The Collaborative Arts Triple Helix project

The Collaborative Arts Triple Helix project (CATH) was funded by the Arts and Humanities Research Council’s (AHRC) ‘Creative Economy Knowledge Exchange’ programme.

CATH was based in the Digital Humanities Hub at the University of Birmingham (UB) and run in partnership with the School of Museum Studies at University of Leicester (UoL) between April 2013 and July 2014. The project facilitated, and conducted research into, ‘triple helix’ collaborations involving three sectors:

  1. Higher education (HE), including arts and humanities researchers and staff from the partner universities’ cultural collections
  2. Small cultural organisations (SCOs), including galleries, archives, country houses, theatre groups, a rugby club and a library
  3. Small and medium sized enterprises (SMEs), including graphic designers, design agencies, and software developers

CATH has used a series of workshops to bring together academics, SMEs, and Small Cultural Organisations (SCOs) to work in Triple Helix collaborations. CATH established 19 teams, known as ‘triplets’, each of which included members drawn from all three sectors that applied successfully to use a £4,000 CATH voucher to develop a digital prototype suitable for public release or further development (e.g. a smartphone or touch table app, or a web resource).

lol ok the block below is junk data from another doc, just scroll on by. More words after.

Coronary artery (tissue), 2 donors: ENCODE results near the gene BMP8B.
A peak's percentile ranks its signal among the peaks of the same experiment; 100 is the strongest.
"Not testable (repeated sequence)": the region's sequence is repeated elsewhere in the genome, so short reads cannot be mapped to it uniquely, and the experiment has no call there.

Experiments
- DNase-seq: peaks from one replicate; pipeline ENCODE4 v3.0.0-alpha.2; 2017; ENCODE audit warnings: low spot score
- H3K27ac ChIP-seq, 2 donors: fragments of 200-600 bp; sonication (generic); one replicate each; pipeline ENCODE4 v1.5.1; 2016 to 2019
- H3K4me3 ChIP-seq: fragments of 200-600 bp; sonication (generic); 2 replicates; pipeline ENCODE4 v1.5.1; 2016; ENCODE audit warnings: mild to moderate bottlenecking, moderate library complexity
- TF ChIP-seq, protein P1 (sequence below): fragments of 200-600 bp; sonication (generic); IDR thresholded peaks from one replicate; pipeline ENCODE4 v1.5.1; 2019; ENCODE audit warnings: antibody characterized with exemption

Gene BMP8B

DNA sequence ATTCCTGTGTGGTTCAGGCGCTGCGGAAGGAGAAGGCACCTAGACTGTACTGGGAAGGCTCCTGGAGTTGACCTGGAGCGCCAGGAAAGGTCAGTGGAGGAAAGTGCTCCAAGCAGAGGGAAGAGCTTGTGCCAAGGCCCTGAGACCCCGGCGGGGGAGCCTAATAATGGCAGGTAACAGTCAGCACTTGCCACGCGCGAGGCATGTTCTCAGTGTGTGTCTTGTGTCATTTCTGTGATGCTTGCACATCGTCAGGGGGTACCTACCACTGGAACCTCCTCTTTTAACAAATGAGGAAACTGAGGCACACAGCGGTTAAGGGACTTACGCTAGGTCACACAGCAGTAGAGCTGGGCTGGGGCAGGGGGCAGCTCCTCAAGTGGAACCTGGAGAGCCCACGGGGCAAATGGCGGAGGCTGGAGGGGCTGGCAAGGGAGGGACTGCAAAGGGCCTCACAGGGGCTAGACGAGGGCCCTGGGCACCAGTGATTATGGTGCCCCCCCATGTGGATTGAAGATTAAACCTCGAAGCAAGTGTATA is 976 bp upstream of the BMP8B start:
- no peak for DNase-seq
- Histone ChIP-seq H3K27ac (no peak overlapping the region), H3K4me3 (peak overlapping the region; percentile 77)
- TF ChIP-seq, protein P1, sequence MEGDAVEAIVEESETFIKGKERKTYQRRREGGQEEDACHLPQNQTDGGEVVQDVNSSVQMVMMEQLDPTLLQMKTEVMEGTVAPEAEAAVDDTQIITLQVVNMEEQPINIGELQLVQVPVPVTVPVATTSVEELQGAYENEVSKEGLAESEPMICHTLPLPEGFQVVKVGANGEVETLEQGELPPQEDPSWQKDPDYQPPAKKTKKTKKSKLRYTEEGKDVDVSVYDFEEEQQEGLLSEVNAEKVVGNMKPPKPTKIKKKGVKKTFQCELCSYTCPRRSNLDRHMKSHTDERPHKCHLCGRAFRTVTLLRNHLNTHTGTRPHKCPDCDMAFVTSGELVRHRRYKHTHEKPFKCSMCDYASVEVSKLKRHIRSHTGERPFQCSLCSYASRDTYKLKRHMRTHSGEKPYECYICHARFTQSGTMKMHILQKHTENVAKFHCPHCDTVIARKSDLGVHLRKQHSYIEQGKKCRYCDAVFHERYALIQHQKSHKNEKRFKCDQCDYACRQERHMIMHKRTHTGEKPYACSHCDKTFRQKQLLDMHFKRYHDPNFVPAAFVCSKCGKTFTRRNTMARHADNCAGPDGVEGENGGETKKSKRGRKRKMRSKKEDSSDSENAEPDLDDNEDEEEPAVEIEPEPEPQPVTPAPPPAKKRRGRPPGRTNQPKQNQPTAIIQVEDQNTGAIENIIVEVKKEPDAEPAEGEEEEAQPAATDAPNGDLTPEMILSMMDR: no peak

The 19 £4,000 CATH vouchers were awarded to ‘triplets’ that were in sum staffed by 70 individuals drawn from across the three sectors. Each ‘triplet’s’ budget was contracted by the university via the ‘triplet’s’ HE member. Each ‘triplet’ established and managed the distribution of its spending collectively so, the allocation of funds varied across the ‘triplets’. Throughout the project, the CATH team studied collaborative research, setting out to address the following research questions:

  1. What are the barriers  that impede ‘triple helix’ collaborations involving HE, SMEs, SCOs?
  2. What are the benefits of working in ‘triple helix’ collaboration?
  3. What is the impact of a brokerage model on ‘triple helix’ collaborations?

Our research was conducted in 3 phases: (i) motivation and initiation, (ii) workflow development, (iii) impact and value. We selected 5 case studies from among the 19 funded ‘triplets’ that had been awarded a £4,000 CATH voucher and, during phase (ii), we used semistructured interviews and focus groups to conduct in-depth research into: how leadership evolved within collaborative teams; how workflow was managed; the use of terminology and technologies across sectors; and the impact that working in collaboration had on each partner organisation.